This morning is a good one. It’s going to be another beautiful summer day in Alpena, Michigan. Clear sky, probably high 70s. Little to no wind. Except for cars passing down 2nd Avenue every so often and crows cawing and heckling a few blocks over, all is quiet in the neighborhood.
Julian gassed up with Cocoa Krispies and half an hour of cartoons. He threw on clean underwear, the same shirt and shorts from yesterday, brushed his teeth, and ran out the front door to meet Gary, his mentor from church. They are in charge of purchasing doughnuts and treats and setting up the snack table for the devoted congregation.
Jovi got up, made herself a fried egg and toast, and dressed in her Sunday best—something colorful and not-matching, with beads and butterflies, and purple streaks in her white blonde hair. Nana and Papa picked her up so they can meet Julian, eat doughnuts, and attend the beautiful outdoor service.
The church is First United Methodist. My kids enjoy it. They go early and stay late to help with chores. They attend youth group, bible camp, and participate in whatever they can. They like the snacks, the library, the arts and crafts, hot cocoa, socializing with other kids, and spending time with their grandparents.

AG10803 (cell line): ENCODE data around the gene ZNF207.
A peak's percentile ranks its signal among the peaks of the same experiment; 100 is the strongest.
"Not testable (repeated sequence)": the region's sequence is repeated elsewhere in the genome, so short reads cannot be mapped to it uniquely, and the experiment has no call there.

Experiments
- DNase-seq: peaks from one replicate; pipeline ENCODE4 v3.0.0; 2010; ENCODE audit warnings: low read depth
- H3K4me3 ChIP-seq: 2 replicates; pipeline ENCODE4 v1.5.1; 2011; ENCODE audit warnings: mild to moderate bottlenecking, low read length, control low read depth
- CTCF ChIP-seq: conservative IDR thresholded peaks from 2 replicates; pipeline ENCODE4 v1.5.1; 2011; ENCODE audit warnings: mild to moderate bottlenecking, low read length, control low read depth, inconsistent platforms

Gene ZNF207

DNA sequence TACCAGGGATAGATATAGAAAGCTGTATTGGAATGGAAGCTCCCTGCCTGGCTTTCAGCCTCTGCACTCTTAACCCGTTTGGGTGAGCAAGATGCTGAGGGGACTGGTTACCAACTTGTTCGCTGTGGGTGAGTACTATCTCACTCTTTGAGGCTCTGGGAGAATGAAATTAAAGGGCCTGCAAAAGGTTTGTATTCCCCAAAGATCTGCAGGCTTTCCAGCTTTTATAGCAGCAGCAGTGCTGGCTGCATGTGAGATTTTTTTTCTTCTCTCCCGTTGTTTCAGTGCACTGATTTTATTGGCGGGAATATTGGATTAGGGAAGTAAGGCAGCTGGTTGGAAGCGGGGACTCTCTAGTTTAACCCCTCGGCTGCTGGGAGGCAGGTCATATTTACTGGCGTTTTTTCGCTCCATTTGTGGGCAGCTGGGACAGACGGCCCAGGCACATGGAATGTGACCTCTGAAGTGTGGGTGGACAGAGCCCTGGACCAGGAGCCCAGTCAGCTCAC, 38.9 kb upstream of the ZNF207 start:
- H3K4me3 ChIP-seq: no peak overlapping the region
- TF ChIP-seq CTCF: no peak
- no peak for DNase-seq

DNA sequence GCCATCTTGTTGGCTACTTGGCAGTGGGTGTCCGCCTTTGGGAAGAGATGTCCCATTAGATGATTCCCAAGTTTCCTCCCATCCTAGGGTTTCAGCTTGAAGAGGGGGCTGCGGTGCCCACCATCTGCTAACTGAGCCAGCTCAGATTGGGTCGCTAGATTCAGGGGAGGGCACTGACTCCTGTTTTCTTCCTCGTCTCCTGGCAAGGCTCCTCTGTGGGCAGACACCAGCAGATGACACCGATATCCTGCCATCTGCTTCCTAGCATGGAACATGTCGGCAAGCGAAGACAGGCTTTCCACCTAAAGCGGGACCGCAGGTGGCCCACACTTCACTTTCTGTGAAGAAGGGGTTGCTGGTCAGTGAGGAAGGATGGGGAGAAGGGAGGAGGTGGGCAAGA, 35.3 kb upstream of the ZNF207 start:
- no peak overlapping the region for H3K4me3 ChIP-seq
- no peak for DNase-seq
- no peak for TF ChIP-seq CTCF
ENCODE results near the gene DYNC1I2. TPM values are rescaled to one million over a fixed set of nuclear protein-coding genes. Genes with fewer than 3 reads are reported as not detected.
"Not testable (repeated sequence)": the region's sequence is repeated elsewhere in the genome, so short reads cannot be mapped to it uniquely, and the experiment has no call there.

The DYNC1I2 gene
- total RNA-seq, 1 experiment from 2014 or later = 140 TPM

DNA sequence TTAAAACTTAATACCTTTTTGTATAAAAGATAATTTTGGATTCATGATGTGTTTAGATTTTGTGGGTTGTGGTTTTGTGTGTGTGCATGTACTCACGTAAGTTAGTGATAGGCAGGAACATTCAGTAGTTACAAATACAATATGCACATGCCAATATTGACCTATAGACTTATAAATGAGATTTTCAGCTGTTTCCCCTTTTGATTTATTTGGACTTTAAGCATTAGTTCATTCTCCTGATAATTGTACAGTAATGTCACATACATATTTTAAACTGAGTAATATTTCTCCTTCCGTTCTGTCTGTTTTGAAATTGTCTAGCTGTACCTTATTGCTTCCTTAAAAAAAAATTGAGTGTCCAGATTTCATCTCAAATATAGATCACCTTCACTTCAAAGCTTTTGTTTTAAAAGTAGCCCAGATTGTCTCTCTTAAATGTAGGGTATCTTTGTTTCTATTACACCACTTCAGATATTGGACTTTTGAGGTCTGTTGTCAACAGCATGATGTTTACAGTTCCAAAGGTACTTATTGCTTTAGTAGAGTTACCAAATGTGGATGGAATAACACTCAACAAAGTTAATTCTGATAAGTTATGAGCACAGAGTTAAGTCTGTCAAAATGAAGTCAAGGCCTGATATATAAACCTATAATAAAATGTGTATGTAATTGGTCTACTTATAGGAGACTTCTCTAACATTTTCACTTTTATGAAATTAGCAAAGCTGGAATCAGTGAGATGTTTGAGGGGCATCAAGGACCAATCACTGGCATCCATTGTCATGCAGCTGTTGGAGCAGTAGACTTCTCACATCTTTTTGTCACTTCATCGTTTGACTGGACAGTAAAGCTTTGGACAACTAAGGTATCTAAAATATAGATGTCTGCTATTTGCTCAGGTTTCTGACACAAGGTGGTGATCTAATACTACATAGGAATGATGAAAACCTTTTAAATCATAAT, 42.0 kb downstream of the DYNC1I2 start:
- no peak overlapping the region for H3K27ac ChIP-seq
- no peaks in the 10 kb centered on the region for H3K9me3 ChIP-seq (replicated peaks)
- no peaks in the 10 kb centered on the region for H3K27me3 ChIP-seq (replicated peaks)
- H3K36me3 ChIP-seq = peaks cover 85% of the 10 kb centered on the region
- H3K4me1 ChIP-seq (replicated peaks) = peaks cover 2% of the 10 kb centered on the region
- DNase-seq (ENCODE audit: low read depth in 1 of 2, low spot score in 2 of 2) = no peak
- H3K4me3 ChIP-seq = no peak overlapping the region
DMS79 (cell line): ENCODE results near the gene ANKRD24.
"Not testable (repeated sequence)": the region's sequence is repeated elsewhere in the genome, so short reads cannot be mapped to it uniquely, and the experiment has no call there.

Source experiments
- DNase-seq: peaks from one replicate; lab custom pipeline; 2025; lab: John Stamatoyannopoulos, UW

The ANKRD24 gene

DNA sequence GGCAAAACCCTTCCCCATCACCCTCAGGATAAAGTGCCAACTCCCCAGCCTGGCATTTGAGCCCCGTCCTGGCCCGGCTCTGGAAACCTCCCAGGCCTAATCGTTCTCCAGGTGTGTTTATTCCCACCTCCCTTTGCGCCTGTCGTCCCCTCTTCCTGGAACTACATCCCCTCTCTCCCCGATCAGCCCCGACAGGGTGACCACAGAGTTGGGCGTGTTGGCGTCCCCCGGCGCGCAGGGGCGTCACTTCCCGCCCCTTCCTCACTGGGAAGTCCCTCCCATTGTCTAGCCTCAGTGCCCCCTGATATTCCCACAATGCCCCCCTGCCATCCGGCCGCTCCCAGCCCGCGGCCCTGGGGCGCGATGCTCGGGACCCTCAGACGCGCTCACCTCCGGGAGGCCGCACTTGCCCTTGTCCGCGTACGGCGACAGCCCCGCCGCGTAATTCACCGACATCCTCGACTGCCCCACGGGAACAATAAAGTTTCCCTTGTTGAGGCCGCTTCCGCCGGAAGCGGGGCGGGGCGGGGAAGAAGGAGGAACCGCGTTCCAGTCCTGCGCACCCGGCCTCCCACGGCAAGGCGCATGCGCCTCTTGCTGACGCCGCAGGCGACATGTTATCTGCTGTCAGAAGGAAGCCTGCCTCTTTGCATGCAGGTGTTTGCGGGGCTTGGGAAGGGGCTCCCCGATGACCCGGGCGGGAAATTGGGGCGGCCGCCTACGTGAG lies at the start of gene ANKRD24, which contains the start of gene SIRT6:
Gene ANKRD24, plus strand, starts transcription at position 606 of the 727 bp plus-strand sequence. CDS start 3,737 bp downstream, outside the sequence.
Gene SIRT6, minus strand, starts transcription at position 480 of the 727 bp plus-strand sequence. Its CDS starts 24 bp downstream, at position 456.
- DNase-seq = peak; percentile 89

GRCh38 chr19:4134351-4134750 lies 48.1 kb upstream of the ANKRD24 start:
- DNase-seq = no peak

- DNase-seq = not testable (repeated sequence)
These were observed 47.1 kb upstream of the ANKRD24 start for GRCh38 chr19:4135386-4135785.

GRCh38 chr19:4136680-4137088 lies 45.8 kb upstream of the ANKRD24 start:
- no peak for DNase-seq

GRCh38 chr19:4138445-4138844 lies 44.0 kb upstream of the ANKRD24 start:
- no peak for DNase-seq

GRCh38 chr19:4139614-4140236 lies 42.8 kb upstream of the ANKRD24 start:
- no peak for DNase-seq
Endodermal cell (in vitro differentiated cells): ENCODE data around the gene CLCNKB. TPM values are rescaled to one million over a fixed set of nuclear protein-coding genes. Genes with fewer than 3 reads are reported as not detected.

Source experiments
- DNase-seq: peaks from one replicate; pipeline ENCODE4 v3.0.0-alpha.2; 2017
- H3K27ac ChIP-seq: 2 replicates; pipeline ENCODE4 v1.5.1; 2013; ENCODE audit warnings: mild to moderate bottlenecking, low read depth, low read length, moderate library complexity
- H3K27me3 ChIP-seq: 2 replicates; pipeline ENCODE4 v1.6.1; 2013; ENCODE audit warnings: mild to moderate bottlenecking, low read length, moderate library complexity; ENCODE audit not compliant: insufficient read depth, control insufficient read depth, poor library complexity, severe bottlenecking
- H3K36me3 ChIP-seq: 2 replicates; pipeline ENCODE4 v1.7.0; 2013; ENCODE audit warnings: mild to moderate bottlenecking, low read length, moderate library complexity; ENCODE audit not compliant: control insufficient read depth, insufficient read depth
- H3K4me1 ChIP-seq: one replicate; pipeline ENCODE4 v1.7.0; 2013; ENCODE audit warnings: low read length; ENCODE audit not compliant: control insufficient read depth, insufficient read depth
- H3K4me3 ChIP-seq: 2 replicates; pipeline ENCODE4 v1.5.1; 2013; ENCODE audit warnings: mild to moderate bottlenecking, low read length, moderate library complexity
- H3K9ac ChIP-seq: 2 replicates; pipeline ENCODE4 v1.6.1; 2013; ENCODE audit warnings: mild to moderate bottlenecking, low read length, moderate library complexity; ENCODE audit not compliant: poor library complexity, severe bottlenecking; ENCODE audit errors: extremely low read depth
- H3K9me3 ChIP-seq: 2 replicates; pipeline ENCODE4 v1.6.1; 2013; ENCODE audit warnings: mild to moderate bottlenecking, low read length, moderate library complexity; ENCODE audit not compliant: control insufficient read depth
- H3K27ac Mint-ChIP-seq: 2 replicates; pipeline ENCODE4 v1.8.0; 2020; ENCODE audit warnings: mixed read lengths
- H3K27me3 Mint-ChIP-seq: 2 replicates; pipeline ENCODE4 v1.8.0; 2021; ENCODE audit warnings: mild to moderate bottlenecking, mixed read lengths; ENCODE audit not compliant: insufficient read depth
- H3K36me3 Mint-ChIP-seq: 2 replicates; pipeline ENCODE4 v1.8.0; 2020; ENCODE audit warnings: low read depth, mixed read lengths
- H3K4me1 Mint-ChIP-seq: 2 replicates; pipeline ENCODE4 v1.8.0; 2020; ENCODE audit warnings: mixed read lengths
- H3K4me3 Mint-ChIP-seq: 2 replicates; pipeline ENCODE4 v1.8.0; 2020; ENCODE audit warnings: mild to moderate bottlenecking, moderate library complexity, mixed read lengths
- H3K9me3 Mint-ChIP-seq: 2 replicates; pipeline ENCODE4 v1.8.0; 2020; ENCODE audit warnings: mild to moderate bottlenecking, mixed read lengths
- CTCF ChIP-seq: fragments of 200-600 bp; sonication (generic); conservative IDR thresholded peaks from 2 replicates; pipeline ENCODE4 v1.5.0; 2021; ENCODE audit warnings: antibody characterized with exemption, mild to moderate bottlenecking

I’m no fan of church. It’s spooky. Thankfully, my kids are young enough so that they’re only interested in the surface stuff. They latch onto the love and tolerance and WWJ, but I think they’ve both got pretty good built-in bullshit detectors that soon enough things will start to stink and they’ll figure out that church isn’t necessary. That spirituality is beyond archaic, guilt-ridden messages, stained glass windows, and passing around a plate. That the love preached is not the same as the real love that grows from experiences at their fingertips, under their feet, in their heartbeats, thoughts, and dreams. That the real God probably prefers them getting out and doing on Sunday mornings—on every morning—rather than sitting and listening. The same messages hammered out over and over and over again. An old way of thinking disguised as new, still trying to send spirits backwards rather than encouraging true progress. The church’s filter stifling individuality and encouraging judgmental behavior by the sheer notion that one is not to judge.
But there I go. Preaching again when there’s shit to do.
I hope my kids are enjoying the doughnuts. That they’re watching seagulls float atop the waves. Listening to the water against the shore. Feeling the sunlight from the baby blue sky as ants in the grass carry crumbs and candy sprinkles to their colony.